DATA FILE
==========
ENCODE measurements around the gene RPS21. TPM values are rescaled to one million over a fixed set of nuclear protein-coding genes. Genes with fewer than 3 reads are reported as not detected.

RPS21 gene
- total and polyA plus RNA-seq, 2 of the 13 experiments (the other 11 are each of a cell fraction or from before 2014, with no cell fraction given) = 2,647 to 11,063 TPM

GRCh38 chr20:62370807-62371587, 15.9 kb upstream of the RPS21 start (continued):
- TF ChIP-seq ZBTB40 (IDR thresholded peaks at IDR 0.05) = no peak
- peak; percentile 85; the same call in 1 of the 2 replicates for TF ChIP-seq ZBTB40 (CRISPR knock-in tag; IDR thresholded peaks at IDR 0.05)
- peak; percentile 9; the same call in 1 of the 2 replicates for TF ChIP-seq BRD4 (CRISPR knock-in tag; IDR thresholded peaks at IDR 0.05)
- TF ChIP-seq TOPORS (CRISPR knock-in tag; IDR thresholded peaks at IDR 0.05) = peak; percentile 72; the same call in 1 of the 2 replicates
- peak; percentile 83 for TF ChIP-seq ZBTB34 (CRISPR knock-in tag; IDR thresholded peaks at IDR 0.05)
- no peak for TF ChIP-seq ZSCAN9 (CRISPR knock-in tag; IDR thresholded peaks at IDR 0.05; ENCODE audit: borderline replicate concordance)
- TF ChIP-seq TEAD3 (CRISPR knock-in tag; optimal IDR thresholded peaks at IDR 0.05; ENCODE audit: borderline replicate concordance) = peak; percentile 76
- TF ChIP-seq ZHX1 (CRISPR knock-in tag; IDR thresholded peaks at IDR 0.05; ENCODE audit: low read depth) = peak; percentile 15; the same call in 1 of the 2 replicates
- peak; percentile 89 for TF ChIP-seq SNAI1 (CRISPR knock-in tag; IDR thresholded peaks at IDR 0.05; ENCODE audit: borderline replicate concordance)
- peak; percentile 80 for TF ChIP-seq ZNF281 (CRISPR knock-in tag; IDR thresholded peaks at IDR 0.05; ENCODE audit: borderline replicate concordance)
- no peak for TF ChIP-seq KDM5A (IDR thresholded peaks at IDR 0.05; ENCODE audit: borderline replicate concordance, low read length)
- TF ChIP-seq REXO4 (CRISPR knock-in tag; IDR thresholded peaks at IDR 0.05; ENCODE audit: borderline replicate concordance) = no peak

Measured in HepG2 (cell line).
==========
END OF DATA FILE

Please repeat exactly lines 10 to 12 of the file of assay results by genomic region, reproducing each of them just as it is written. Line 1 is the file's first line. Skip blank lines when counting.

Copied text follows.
- no peak for TF ChIP-seq ZSCAN9 (CRISPR knock-in tag; IDR thresholded peaks at IDR 0.05; ENCODE audit: borderline replicate concordance)
- TF ChIP-seq TEAD3 (CRISPR knock-in tag; optimal IDR thresholded peaks at IDR 0.05; ENCODE audit: borderline replicate concordance) = peak; percentile 76
- TF ChIP-seq ZHX1 (CRISPR knock-in tag; IDR thresholded peaks at IDR 0.05; ENCODE audit: low read depth) = peak; percentile 15; the same call in 1 of the 2 replicates